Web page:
Risk is a possibility of the loss of something valuable. It can be many things like a threat you don’t understand, uncertainty about your market, or a disruption to your core business. Risk can be qualitative: your plans are incomplete and therefore you don’t see dangers where you should. Or risks can be quantitative where your financial performance is substantially different than your estimates. It’s vital that you risk assess your plans and make adjustments as necessary. Consider:
Did you base your plan on facts or are you just guessing?
There is a big difference between risk taking and gambling. In risk taking, you have considered the potential consequences of your choices and can anticipate contingency actions. In gambling, you are guessing and don’t have real control of the potential outcome. If you want to build a business and take risks, use data to drive your decisions. Don’t guess if you don’t have to and these days there are a significant number of tools available to help you get data. If you want to gamble, why try to start a company when you can just go to Vegas.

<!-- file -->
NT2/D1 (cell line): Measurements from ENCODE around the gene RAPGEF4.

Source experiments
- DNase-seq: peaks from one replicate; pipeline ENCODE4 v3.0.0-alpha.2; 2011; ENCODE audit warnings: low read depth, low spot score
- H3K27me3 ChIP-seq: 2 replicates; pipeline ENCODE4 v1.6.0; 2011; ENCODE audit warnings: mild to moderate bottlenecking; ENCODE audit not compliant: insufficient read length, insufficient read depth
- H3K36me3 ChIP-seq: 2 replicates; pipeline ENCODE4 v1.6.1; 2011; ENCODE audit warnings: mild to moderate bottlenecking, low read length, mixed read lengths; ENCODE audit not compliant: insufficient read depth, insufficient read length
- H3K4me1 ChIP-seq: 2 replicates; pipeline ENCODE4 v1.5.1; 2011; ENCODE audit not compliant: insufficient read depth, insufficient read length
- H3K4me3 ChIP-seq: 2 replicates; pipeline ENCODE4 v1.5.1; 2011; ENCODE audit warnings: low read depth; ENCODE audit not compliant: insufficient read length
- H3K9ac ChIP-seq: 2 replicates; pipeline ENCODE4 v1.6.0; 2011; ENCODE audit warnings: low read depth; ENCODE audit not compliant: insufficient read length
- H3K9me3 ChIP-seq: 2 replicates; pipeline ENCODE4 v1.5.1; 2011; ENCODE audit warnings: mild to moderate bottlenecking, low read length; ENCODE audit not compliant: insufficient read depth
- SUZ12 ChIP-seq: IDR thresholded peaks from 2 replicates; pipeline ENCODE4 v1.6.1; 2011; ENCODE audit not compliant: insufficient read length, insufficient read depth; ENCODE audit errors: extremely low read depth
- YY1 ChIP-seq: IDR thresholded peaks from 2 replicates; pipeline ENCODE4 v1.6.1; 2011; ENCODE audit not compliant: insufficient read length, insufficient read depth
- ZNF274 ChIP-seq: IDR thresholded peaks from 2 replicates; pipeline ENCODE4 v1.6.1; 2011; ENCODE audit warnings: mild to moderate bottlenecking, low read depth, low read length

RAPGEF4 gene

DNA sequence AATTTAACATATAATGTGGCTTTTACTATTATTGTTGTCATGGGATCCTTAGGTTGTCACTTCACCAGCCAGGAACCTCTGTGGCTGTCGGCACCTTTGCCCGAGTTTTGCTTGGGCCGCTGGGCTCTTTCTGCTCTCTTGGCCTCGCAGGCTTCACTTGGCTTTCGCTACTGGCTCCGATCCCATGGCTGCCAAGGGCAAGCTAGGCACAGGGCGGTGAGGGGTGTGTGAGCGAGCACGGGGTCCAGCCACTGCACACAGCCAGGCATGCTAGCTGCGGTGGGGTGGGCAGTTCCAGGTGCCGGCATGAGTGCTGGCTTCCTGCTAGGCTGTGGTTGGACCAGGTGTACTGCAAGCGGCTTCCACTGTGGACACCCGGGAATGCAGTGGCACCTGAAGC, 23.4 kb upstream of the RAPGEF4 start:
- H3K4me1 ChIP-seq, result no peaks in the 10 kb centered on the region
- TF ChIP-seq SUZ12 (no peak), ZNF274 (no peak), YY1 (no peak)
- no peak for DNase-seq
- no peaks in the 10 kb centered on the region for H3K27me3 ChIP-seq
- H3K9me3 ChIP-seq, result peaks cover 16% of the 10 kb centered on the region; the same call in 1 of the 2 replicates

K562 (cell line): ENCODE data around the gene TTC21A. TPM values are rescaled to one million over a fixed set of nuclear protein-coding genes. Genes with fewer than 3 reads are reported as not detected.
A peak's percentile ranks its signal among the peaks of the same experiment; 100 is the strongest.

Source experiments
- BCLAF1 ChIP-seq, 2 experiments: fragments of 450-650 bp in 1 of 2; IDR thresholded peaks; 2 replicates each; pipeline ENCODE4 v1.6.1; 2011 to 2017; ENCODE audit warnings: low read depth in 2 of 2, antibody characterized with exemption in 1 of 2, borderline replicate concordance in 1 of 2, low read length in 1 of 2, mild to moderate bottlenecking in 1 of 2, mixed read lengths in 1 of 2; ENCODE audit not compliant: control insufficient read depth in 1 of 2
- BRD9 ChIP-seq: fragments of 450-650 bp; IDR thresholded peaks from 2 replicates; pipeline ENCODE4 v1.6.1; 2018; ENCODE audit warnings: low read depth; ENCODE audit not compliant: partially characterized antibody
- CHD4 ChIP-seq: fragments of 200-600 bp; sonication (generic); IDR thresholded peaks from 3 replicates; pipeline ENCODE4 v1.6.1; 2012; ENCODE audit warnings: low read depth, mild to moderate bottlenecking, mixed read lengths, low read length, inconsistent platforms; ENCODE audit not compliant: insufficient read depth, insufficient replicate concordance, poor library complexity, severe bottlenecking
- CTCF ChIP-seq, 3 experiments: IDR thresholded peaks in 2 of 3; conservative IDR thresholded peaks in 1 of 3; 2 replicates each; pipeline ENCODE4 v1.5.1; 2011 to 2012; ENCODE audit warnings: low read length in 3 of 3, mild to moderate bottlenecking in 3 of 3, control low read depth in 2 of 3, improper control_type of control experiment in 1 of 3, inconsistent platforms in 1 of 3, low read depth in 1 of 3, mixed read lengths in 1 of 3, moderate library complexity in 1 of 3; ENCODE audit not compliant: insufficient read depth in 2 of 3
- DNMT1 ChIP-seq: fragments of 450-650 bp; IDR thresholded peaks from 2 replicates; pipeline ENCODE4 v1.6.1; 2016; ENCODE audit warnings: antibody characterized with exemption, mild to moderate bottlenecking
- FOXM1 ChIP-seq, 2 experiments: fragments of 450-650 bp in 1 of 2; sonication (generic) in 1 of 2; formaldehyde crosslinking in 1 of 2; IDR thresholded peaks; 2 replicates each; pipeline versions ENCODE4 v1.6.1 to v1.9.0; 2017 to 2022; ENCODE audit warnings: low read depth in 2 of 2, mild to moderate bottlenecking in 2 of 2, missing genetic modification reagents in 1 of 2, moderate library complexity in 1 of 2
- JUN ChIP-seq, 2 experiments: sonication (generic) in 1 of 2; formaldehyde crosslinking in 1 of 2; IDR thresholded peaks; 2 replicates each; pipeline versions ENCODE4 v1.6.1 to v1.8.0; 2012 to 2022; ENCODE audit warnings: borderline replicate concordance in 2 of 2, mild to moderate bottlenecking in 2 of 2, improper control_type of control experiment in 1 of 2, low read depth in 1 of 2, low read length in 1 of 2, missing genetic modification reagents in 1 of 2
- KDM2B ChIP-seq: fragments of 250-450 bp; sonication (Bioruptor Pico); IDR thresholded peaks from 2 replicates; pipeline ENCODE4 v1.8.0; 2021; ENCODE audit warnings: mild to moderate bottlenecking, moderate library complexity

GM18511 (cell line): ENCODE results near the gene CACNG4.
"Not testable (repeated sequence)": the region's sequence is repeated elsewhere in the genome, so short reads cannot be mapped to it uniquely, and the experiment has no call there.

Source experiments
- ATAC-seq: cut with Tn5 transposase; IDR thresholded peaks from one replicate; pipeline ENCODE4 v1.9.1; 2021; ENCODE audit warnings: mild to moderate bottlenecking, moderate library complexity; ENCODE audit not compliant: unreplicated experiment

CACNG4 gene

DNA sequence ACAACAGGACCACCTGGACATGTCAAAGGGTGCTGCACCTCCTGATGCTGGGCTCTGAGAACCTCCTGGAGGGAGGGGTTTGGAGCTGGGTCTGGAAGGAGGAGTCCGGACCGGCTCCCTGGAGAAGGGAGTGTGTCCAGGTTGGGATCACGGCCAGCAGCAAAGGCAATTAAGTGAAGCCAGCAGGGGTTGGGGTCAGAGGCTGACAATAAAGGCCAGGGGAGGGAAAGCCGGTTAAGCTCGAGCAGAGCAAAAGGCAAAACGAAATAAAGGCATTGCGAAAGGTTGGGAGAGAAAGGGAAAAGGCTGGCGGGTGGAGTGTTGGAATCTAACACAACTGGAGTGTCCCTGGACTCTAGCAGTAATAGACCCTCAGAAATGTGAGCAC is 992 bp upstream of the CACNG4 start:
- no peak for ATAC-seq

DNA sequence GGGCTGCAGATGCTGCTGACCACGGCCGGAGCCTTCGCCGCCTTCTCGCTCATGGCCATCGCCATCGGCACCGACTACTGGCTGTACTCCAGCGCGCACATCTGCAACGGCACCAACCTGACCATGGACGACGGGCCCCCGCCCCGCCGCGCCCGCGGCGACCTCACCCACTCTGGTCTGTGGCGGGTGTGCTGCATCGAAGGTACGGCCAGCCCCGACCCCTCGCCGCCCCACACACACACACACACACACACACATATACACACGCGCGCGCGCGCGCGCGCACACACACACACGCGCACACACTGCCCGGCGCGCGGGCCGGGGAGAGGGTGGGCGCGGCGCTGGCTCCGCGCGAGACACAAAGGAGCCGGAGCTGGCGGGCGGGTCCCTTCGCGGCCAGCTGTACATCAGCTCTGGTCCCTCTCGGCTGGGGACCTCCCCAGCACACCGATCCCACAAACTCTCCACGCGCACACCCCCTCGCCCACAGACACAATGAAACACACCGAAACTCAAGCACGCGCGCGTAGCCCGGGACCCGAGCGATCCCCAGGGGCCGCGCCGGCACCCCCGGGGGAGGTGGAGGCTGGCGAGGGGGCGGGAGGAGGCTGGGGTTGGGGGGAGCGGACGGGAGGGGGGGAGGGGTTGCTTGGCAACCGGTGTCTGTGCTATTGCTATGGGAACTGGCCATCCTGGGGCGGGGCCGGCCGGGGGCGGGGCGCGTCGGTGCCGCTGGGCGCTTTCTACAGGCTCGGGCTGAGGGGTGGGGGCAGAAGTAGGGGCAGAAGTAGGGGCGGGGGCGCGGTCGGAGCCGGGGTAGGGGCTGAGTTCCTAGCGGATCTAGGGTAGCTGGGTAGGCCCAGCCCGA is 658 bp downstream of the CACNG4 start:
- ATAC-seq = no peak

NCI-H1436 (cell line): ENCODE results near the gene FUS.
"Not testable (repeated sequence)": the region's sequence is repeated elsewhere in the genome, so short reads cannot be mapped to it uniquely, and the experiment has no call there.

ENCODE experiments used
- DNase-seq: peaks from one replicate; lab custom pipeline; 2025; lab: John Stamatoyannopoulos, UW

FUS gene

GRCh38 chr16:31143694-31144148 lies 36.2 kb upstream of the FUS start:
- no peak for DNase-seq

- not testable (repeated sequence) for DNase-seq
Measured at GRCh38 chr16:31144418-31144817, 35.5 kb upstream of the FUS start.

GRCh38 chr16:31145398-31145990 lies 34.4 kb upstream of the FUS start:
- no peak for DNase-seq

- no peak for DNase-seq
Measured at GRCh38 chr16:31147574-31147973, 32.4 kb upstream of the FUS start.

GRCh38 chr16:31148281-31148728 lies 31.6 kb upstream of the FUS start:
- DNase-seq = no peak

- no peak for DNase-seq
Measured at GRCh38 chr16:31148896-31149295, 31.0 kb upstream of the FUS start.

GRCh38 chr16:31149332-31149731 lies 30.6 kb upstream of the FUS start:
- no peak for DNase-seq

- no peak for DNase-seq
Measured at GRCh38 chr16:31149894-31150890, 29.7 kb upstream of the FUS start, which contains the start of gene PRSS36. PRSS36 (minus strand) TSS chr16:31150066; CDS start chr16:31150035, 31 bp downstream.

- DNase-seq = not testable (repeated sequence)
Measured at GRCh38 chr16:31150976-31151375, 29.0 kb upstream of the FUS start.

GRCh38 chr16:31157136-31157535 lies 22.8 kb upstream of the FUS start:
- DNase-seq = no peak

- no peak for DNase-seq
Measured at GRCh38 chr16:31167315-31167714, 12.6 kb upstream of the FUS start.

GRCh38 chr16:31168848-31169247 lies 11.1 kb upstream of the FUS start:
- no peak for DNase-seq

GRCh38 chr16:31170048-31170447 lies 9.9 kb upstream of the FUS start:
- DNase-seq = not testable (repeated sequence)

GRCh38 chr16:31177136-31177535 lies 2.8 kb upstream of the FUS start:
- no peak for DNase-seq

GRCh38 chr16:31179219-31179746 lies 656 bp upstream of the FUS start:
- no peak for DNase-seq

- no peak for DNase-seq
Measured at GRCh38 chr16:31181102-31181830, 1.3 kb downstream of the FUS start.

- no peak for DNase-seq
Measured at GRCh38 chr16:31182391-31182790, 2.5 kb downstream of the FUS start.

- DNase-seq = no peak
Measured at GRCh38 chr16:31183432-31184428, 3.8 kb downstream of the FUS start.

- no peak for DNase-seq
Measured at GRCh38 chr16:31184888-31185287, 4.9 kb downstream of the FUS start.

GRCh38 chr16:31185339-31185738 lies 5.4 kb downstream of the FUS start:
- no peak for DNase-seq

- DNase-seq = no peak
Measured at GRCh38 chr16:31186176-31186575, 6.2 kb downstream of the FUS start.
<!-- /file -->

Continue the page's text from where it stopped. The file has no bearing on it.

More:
Are you counting on things to happen that you don’t control?
Make a list of key assumptions embedded within your plan and divide them into 2 categories: things you control (hiring, engineering, timing) and things you don’t (economy, competition, regulation). Make sure that you have as much control as possible on the key assumptions of your business, before you invest your hard earned cash. Dream but be realistic too.
How long can you survive with the cash you have?
If it’s a short time, you are in trouble. Liquidity risk is the number one reason start-ups fail. Get ahead of this risk by making sure your estimates are sound, your controls are solid and you have alternative sources of liquidity, should you ever need it.
Managing risk is a fundamental part of developing a good business plan.